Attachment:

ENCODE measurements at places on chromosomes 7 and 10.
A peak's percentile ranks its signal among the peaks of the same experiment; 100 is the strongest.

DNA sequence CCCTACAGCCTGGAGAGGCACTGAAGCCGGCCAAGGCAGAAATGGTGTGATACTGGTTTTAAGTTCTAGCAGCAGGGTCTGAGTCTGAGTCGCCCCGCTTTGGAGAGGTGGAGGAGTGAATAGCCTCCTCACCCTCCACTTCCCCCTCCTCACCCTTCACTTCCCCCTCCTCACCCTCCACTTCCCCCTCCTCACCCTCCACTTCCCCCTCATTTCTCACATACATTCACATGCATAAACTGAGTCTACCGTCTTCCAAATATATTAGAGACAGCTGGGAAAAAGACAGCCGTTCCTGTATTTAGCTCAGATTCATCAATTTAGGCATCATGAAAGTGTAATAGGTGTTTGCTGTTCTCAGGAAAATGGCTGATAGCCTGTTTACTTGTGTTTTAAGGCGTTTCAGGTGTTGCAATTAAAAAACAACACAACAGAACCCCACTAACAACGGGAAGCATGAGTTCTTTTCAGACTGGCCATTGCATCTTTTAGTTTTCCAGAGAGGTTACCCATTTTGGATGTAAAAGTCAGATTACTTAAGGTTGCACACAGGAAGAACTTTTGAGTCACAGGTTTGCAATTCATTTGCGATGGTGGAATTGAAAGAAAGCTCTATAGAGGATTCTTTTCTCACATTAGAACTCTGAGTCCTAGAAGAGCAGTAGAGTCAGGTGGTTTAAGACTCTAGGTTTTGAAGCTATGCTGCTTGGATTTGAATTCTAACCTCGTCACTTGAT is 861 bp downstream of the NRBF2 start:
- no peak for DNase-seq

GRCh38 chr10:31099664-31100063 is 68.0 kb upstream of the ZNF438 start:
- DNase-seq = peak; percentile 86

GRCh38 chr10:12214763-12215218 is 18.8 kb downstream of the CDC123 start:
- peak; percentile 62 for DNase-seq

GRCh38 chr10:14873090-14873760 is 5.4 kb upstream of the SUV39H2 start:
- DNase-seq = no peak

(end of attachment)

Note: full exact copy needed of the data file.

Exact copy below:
ENCODE measurements at places on chromosomes 7 and 10.
A peak's percentile ranks its signal among the peaks of the same experiment; 100 is the strongest.

DNA sequence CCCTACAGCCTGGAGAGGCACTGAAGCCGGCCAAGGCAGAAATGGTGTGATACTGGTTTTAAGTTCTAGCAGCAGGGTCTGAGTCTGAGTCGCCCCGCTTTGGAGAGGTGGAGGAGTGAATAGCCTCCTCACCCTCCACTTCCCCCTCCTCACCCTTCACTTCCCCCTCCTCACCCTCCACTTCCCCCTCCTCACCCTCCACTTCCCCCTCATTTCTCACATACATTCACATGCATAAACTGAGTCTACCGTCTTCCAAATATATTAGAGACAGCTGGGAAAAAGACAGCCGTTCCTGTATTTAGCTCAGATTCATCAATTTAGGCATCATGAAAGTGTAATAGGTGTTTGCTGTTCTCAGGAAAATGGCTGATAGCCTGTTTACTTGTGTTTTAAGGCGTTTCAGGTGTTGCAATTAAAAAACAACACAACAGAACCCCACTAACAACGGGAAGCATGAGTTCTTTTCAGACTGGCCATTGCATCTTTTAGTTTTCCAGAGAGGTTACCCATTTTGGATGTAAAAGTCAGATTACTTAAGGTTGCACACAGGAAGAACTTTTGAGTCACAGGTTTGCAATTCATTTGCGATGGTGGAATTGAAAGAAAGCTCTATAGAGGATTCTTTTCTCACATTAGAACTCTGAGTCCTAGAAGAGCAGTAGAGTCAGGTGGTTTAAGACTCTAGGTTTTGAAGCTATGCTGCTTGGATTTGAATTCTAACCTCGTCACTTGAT is 861 bp downstream of the NRBF2 start:
- no peak for DNase-seq

GRCh38 chr10:31099664-31100063 is 68.0 kb upstream of the ZNF438 start:
- DNase-seq = peak; percentile 86

GRCh38 chr10:12214763-12215218 is 18.8 kb downstream of the CDC123 start:
- peak; percentile 62 for DNase-seq

GRCh38 chr10:14873090-14873760 is 5.4 kb upstream of the SUV39H2 start:
- DNase-seq = no peak